SHANKMAN: It’s so funny because you know, no straight guy would turn stripping into sculpture, art, you know what I mean? They would have gone straight for the sleaze so it took a big fag, you know? And, Jimmy, who works with me spent a good 2 months finding those pole girls online! Those are you know, world champion pole dancers. They’re competitive, they’re not strippers. And I said to Mia, I need this because I want it to be art, I want it to be – I’m not objectifying – Yes, she’s becoming a stripper and she’s going into a dark place, but I still need it leading into something ugly but frankly I want a lot of pussy for that… and so I, and so, I delivered! And, there’s been an enormous amount of not wearing a lot of clothes in this movie! Because that’s you know, the world. I didn’t go away from it – because, you know, again, because it goes through my filter, it doesn’t look icky. I think it looks pretty.
Mary J. Blige. Is she a new character?
SHANKMAN: No, she’s in the play. It’s about, you know, listen. It’s you know, that wise black woman who’s always there to give us some help. I said, you know Mary J. Blige is the Queen Latifah character. You know, she, her voice in this movie is, she just gives it this incredible warmth, and she’s just this person who blows out of the screen. She’s just incredible. You know it’s so funny. When we started talking and he (Cruise) did Mission, and then I was sending him a lot of images, and video, and all of that, and once again everything imprints on him – and I didn’t realize that all the guys I was showing him, none of them had any shirts ever. And so what became of the costume – suddenly started dissolving. And he was like “No, I wouldn’t be wearing a shirt here, I wouldn’t be wearing a shirt” and I was like “Oh…” and Rita was like “No, he doesn’t wear a shirt” and I was like “okay…”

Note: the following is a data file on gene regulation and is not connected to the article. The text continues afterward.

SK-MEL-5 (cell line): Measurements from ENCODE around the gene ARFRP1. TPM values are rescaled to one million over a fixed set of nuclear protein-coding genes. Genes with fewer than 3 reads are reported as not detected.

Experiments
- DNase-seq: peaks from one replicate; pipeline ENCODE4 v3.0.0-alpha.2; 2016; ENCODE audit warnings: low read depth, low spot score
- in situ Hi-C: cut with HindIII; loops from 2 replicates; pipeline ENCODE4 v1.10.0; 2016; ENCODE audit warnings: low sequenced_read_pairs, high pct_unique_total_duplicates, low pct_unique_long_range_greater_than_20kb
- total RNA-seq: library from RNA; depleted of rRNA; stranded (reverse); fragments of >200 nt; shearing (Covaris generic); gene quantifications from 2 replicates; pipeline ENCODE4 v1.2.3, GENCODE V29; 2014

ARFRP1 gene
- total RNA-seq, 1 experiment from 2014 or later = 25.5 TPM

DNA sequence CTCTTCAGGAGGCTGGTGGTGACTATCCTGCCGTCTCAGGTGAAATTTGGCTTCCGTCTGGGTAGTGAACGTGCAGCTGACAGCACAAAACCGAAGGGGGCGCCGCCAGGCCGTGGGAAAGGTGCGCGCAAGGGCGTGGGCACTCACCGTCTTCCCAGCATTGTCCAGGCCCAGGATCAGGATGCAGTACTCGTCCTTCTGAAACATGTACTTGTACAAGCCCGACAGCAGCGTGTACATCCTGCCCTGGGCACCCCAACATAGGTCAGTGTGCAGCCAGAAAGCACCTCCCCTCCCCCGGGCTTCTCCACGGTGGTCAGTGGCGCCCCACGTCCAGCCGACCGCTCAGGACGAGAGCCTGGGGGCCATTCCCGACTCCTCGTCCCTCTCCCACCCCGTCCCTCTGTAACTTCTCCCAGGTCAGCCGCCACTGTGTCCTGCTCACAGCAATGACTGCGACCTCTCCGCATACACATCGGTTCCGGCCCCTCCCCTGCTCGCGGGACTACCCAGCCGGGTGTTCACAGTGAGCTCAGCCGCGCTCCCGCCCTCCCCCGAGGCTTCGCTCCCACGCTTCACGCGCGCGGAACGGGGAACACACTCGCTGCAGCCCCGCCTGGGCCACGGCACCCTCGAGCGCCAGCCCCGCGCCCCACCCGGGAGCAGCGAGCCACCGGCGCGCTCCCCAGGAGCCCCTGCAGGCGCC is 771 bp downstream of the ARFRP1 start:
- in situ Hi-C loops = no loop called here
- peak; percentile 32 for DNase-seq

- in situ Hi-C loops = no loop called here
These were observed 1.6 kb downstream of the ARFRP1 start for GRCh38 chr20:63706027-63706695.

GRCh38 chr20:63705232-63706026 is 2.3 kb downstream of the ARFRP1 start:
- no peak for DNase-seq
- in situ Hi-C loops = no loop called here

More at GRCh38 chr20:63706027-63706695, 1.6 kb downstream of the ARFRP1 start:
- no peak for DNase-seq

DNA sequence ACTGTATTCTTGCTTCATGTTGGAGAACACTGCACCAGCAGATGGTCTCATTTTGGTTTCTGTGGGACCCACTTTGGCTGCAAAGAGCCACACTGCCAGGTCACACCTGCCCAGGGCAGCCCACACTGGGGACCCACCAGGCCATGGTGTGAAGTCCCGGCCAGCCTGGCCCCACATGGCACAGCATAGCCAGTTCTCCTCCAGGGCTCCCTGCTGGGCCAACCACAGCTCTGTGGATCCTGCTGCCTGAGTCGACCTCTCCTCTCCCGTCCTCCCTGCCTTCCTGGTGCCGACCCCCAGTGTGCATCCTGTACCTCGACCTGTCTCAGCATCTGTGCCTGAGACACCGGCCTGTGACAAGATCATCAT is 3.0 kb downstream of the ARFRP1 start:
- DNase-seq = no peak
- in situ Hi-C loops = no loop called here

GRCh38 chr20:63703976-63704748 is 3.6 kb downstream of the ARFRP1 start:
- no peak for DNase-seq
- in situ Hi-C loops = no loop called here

For more on Rock of Ages, here’s my on other set interviews with the cast and set visit:
- 20 Things To Know About Rock of Ages From Our Set Visit; Plus Video Blog Recap and Behind-the-Scenes Pictures
- Julianne Hough Talks Singing with Mary J. Blige, Giving Tom Cruise a Lap Dance and More on the Set of Rock of Ages
- Diego Boneta Talks Jamming with Tom Cruise, Favorite Songs, Def Leppard, and More on the Set of Rock of Ages